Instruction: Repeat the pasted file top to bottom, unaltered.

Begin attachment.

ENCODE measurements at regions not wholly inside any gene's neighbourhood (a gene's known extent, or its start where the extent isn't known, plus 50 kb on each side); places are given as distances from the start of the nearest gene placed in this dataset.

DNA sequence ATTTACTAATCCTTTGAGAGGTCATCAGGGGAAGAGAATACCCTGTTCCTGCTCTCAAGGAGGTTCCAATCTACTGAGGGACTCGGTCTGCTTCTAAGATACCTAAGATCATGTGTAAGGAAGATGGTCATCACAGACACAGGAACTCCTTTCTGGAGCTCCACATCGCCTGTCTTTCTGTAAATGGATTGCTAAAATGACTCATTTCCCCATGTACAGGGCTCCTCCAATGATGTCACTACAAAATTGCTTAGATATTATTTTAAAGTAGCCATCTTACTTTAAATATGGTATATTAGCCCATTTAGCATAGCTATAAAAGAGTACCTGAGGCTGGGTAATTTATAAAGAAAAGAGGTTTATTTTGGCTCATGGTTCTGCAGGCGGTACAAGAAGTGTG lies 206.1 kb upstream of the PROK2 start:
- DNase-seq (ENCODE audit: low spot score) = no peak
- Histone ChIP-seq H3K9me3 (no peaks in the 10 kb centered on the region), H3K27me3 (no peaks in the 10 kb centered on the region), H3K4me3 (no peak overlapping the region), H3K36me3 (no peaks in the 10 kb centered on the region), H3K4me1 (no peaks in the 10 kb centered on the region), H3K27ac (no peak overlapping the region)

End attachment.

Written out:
ENCODE measurements at regions not wholly inside any gene's neighbourhood (a gene's known extent, or its start where the extent isn't known, plus 50 kb on each side); places are given as distances from the start of the nearest gene placed in this dataset.

DNA sequence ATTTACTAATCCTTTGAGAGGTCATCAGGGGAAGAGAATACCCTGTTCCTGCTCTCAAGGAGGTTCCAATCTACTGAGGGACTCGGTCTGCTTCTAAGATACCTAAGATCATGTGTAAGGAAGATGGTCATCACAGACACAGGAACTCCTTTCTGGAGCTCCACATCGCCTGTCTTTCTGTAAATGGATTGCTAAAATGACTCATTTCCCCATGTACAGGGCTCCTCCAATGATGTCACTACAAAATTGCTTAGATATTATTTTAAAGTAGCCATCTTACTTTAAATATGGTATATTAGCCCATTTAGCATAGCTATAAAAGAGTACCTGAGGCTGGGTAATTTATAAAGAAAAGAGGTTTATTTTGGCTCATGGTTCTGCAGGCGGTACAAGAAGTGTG lies 206.1 kb upstream of the PROK2 start:
- DNase-seq (ENCODE audit: low spot score) = no peak
- Histone ChIP-seq H3K9me3 (no peaks in the 10 kb centered on the region), H3K27me3 (no peaks in the 10 kb centered on the region), H3K4me3 (no peak overlapping the region), H3K36me3 (no peaks in the 10 kb centered on the region), H3K4me1 (no peaks in the 10 kb centered on the region), H3K27ac (no peak overlapping the region)